SPORTS AND THE CITY
The common perception of the NFL team trainer is that of a normal-size man among monsters. Trafficking in athletic tape and ointments, he trots onto the field, attending fallen players. The less he is seen, the better. Basically, he’s a functionary.
Not so with the New York Giants’s Ronnie Barnes. Mr. Barnes, who became the Read More
I first recognized it on Dec. 14, 2009, though I didn’t know its name then.
The news broke that Hideki Matsui—the George Harrison of the Yankees, the quiet, stoic performer, and the 2009 World Series MVP—wouldn’t play for New York the following season. The Yankees told Mr. Matsui’s agent that he wasn’t a priority, so Matsui took a one-year, $6.5 M. contract with the Anaheim Angels.
The same team who gave Carl “Ass Injury” Pavano a $40 M. contract (for which he earned $17,646 per pitch, having thrown in only 26 Yankees games) not four years before let Matsui go, just one month after he was named the MVP of the World Series he’d helped the team win. Even now, when I speak with fellow Yankees fans about this travesty, they just shake their heads and shrug, as if to say: Yeah, we know. What’re you gonna do?*
It was a classic, symptomatic moment of Steinbrenner syndrome, a disease characterized by short attention span, poor memory and fits of ecstasy followed by angry outbursts. It affects nine out of 10 New York sports fans (and 10 out of 10 New York sports editors). Its only treatment is frequent, intense doses of winning.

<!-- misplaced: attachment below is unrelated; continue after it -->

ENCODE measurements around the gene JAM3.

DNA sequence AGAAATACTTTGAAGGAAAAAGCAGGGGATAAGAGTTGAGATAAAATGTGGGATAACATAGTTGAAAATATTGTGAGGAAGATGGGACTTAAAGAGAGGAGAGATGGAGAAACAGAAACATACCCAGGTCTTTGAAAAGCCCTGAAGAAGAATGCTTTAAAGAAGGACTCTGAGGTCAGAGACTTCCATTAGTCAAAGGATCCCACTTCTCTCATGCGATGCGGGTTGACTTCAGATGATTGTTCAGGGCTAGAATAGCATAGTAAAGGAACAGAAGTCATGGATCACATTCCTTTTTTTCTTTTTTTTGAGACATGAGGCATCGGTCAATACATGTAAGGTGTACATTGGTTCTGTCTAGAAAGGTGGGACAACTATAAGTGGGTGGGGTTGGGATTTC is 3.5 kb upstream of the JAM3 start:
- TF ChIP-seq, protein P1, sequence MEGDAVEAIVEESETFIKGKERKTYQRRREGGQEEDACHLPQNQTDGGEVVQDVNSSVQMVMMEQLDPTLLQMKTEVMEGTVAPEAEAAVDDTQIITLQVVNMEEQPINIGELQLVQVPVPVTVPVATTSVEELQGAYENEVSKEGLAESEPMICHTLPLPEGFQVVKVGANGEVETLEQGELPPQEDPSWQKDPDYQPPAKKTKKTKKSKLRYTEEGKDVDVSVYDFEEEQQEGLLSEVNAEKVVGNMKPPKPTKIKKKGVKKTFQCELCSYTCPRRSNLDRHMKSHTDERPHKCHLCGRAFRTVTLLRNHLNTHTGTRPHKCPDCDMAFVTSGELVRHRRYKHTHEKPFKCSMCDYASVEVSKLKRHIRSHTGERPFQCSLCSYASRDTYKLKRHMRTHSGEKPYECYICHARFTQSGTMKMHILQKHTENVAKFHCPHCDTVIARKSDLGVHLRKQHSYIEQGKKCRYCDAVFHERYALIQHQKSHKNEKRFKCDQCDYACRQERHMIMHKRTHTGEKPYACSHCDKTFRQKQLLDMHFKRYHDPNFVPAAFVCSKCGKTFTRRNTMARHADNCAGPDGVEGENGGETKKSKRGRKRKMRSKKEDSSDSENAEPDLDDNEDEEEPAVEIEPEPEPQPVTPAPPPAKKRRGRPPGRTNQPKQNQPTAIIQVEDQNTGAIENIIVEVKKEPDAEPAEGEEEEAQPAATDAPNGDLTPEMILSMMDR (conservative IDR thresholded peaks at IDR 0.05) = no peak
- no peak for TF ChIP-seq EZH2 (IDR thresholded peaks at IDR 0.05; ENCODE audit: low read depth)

They were the epitome of determination during a season that seemed lost on more than one occasion. To be sure, they looked overmatched at times, pretenders who had no business being mentioned among the league’s elite teams. But their coach preached a single word—finish—and eventually the message took hold.
And so the Giants finished their season in high style, winning their second Super Bowl championship in five seasons. Like their title run in 2007-08, this one seemingly came out of nowhere. A season that seemed like the very definition of mediocrity became, almost in an instant, a magical, memorable season of brilliant moments and unforgettable images.
Through it all, through the depths of a four-game losing streak that seemed to doom their playoff chances, through the blitz of called-in demands for coaching changes and doubts about the quarterback, the Giants’ owners did precisely what Giants’ owners traditionally do.
They did nothing. More to the point, they did nothing rash. They said nothing to incite back-page headlines. They issued no demands of their players. They ended no sentences with the phrase “or else.”
The Mara and Tisch families run the Giants with a sort of patience and class that seems so very old-fashioned in the 24-hour sports-media cycle.
Everyone’s a hero in the sports sections this morning—even Alex Rodriguez–after the Yankees secured the A.L. East with a sweep of the Red Sox, and the Giants and Jets stayed undefeated by beating up on a couple of winless teams. Oh, and the Mets won too.
You know it’s a happy day Read More
Everyone seems to have a Joe Girardi story this morning. And it makes sense, since the Yankees’ manager has the team poised to clinch the A.L. East after missing the playoffs last year. The Daily News tells us that Mr. Girardi has managed to put on a “happy face” Read More